Duncan Shaw is Professor of Operations and Critical Systems at The University of Manchester’s Alliance Manchester Business School, and honorary professor at HCRI. As a leading expert in the field, his research led the formation of the international standard ISO 22319, which is used worldwide for planning the involvement of spontaneous volunteers in emergency response and recovery.
Duncan also has an active role in the COVID-19 Global Resilient Cities Network (GRCN) (The Rockefeller Foundation), which is building an international effort to share learning for cities. Before the COVID-19 crisis unfolded in the UK, Duncan worked with the Argentinian, Chilean and Serbian governments on preparing their emergency response by helping them to develop volunteer plans for a major incident, including a pandemic response.
When asked about the scope of his involvement with Argentina and Chile, he adds:
“Typically, that’s been with regards to things like wildfires, and minor earthquakes.
I was due to be in both of those countries, helping them develop their volunteer plans and I was going over to help the governments to prepare for if a big emergency hit which unfortunately it did, but in the UK.
The sorts of things government are doing in the UK in response to COVID-19 look very similar to what they’re doing in Chile and Argentina. But, when you get below the surface, local government do things differently. Even in the UK different local authorities operate quite differently. We see a very similar picture with volunteers emerging and being used, and we see the protecting of vulnerable people. That means that they’ve got to distribute food and medications and provide welfare.”
Since then, he has been working with several local resilience forums, including Greater Manchester, Thames Valley and Essex on how to maximise involvement with their new volunteer workforce.
Duncan highlights that local resilience forums are used for multi-emergencies and are multi-agency. They oversee planning for major incidents going, including dealing with pandemics, terrorist attacks, and major floods.
“Local resilience forums include the people who are overseeing every part of the emergency response to COVID-19 including parts of the [Nightingale] hospital in Manchester and the organising of the volunteers.”
When asked about the recovery and planning of their response, he said:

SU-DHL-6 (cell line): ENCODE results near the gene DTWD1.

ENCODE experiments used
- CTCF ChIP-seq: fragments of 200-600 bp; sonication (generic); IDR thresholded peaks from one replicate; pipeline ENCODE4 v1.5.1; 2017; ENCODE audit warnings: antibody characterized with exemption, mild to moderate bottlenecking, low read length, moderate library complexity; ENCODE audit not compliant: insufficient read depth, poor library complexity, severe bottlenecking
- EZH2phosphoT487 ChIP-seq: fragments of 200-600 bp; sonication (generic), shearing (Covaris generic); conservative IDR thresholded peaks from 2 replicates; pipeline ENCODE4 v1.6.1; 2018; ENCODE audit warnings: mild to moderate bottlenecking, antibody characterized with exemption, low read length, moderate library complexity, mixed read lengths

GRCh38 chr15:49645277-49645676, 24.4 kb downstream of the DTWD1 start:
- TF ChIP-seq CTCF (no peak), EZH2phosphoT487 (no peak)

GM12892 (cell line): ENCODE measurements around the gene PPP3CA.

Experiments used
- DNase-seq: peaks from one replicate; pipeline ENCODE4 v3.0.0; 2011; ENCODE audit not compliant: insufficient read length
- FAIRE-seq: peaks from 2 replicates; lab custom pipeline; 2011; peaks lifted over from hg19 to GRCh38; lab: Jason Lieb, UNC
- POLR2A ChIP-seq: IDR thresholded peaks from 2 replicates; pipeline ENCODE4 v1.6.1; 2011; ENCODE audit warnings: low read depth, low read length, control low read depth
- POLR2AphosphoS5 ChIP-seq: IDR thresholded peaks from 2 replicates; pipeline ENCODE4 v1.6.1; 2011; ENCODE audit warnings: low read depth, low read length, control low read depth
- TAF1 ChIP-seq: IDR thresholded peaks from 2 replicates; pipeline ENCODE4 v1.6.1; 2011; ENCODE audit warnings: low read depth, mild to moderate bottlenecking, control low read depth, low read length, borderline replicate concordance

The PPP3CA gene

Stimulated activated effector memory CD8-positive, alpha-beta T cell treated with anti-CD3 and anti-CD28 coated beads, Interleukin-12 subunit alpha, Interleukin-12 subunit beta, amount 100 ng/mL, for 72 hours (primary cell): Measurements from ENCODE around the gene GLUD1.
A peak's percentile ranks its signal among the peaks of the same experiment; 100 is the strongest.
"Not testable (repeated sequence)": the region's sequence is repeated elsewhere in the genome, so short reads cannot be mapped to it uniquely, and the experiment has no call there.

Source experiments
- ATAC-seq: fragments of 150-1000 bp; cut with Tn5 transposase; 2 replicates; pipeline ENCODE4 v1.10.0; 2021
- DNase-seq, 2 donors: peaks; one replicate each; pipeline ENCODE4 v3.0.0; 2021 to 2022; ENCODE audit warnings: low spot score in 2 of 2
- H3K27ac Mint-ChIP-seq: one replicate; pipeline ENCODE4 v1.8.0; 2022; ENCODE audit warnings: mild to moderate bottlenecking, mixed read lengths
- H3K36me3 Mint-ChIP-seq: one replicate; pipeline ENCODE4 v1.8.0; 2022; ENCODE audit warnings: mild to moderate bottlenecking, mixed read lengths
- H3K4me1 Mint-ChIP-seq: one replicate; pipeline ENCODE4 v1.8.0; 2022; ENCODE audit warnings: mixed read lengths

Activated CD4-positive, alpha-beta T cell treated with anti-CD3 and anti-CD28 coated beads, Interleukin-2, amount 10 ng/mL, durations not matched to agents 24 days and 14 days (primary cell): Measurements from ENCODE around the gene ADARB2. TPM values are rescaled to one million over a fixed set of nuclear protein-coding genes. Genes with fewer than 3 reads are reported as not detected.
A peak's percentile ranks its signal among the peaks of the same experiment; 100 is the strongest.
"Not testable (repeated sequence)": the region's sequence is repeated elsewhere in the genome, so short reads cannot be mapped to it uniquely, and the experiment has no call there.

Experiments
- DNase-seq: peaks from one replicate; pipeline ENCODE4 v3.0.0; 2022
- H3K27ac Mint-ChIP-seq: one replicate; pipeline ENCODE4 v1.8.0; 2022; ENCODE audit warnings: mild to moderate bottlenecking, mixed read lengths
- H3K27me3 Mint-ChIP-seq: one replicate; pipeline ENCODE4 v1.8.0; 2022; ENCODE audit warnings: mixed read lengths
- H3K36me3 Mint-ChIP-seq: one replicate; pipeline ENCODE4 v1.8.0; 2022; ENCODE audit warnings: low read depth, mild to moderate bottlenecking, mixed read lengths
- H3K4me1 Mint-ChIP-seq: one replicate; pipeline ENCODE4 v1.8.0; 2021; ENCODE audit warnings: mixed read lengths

“I sit on the tactical coordination group which focus on the response to COVID-19 . Recovery is the process of how we re-build and support Greater Manchester to come out of this standing tall. We are aware this is done in a national programme, so while Greater Manchester will be going through a recovery process so are other parts of the country and indeed every part of the world affected by COVID-19.
Governments are starting to think about recovery, but when we’re talking about recovery, we are aware that lots of people have been affected by this. They’ve lost loved ones, they’ve lost businesses, they’ve lost jobs, so we’re aware for them that recovery is a very personal matter.”
Duncan is involved in the multi-disciplinary university collaboration with HCRI academics, Dr Ayham Fattoum , and Dr Nathaniel O’Grady. The project involves bringing together international lessons on recovery from COVID-19 and making those accessible to those who sign up to their weekly briefing.
“We’ve identified lessons of how the world is coping with COVID and how governments are responding, and our programme is talking to the highest level of government in the UK and internationally. We are informing guidelines on recovery and re-building.”
He clarified that this is a team effort to bring together these lessons and disseminate them to governments. The lessons are being disseminated through the Global Cities Resilient Network / Rockefeller / World Bank and seeks to change how governments think about and implement recovery and rebuilding. He runs the Cabinet Office’s national seminars on volunteers and is leading on a series of Cabinet Office seminars on recovery for local government.